In Ontario we know we have pockets of excellence when it comes to Technology-enabled learning and teaching.
When I refer to “pockets of excellence”, I mean schools and classrooms where learning to do this, digging into doing this well, and supporting the understanding of how learning needs to change to meet the realities of today’s world, are front and center in their thinking and sharing.
Progress in improving learning and instruction through the use of technology is not “by chance” in these spaces. This is where communities are working hard and inviting input into figuring it all out.
The work of eLCs in Ontario has shifted significantly this year into a leadership role in boards to enable a better understanding of how we can use technology to enhance learning and teaching. As we worked to build capacity/capital in the eLC community, engaging them in conversations and learning with these ‘pockets of excellence” became a priority.
Last week, many of the northern eLCs (Thunder Bay Region, Sudbury-North Bay Region, Barrie Region) went on a “field trip” to do school and classroom visits.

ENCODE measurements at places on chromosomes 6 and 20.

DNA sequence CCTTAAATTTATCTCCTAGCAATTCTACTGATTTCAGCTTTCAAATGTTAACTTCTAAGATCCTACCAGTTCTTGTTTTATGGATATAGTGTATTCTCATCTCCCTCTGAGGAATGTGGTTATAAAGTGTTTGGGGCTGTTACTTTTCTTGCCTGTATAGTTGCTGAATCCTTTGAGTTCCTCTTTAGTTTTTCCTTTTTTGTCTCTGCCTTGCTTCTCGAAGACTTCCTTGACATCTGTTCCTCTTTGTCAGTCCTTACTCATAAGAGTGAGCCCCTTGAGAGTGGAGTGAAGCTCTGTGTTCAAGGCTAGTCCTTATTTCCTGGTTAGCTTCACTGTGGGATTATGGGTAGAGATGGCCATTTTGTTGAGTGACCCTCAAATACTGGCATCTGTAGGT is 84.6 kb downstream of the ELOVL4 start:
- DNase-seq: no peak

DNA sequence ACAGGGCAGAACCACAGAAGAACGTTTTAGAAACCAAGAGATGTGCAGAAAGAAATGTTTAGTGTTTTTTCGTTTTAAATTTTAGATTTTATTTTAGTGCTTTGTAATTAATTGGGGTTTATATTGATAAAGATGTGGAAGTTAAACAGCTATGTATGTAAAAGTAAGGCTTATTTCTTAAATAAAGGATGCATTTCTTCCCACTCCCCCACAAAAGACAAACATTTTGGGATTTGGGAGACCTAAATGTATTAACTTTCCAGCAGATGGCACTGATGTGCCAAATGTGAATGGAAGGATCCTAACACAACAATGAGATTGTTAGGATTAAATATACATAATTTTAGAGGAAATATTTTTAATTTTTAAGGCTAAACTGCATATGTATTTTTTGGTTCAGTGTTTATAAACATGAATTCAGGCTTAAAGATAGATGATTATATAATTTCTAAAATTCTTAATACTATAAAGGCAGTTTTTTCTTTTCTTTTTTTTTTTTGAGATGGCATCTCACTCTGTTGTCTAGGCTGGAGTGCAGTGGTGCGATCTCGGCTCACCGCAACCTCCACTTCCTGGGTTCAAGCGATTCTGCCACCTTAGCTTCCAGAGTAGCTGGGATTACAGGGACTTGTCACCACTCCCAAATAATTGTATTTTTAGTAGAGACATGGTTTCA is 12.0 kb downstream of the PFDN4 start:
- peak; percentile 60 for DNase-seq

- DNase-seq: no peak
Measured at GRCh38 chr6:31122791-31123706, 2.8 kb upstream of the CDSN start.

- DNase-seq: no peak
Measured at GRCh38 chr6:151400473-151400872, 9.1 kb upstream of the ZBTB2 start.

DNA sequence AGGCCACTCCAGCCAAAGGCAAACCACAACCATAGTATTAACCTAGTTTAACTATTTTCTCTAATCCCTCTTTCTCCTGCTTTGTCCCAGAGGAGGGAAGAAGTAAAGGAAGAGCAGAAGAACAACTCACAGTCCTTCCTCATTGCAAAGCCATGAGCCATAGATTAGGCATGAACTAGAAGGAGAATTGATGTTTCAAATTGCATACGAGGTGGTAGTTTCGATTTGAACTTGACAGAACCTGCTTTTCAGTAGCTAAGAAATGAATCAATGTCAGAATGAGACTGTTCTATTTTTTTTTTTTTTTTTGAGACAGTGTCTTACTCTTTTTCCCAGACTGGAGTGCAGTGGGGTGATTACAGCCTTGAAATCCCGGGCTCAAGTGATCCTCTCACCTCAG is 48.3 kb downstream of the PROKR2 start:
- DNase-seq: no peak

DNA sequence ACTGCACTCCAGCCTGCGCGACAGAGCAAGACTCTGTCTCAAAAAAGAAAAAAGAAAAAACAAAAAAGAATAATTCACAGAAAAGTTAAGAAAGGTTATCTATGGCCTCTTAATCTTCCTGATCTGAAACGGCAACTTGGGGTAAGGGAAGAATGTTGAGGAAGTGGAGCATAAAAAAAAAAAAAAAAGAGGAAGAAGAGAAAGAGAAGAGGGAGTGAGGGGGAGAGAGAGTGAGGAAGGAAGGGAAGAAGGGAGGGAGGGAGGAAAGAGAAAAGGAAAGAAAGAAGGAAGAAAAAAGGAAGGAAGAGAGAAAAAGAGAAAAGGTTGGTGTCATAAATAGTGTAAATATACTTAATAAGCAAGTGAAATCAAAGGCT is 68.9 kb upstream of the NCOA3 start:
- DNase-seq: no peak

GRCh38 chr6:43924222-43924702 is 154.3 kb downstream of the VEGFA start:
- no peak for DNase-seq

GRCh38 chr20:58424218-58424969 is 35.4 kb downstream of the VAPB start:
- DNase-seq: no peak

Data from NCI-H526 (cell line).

Their generous hosts from Hamilton Wentworth District School Board, and Trillium Lakelands District School Board were as follows:
Ancaster Senior Public School, HWDSB (Principal Contact – Lisa Neale)
Dr. J. Edgar Davey Elementary School, HWDB (Teacher contact – Aviva Dunsiger)
The Virtual Learning Centre, TLDSB (Principal contact – Peter Warren)
Special thanks to host eLCs:
Paul Hatala (HWDSB)
Jeremy Cadeau Mark (TLDSB)
The connections, the conversations, the learning and the sharing were incredibly rich. The eLC visitors and the host schools have been sharing their learning through their blogs. Some of these are posted below (eLCs/hosts: please contact me when you have more visible thinking to add to this list).
Host Lisa Neale: Principal Neale
eLC Anne Shillolo: eLC Reflections
eLC John Gibson: eLC Road Trip
So now what?
How do we continue to spread and share our thinking about how learning needs to happen for our students in a world where the industrial model no longer meets their needs?
How do we create the conditions in Ontario to allow teachers to be researchers into best practices for student learning?
How do we continue to deepen the conversations and engage all educators in reflective practice?
How do we ensure that all of our classroom (bricks and mortar, and online) educators access the richness of learning available online 24/7?
With the structures currently in place in Ontario, what needs to happen to ensure optimum learning for students in every class?
Your input is both welcomed and appreciated.
Some further examples:
Using twitter to survey the world, and connecting with other classrooms: http://byodasap.blogspot.ca/2015/03/a-global-survey-electricity-usage.html @HTheijsmeijer
Using twitter in eLearning to survey the world around water treatment: https://docs.google.com/forms/d/15YmGqJQphAr35ghoOZnhsDcrIow7c5VO6ByZaT6k20E/viewform?c=0&w=1 @lauramitchellwa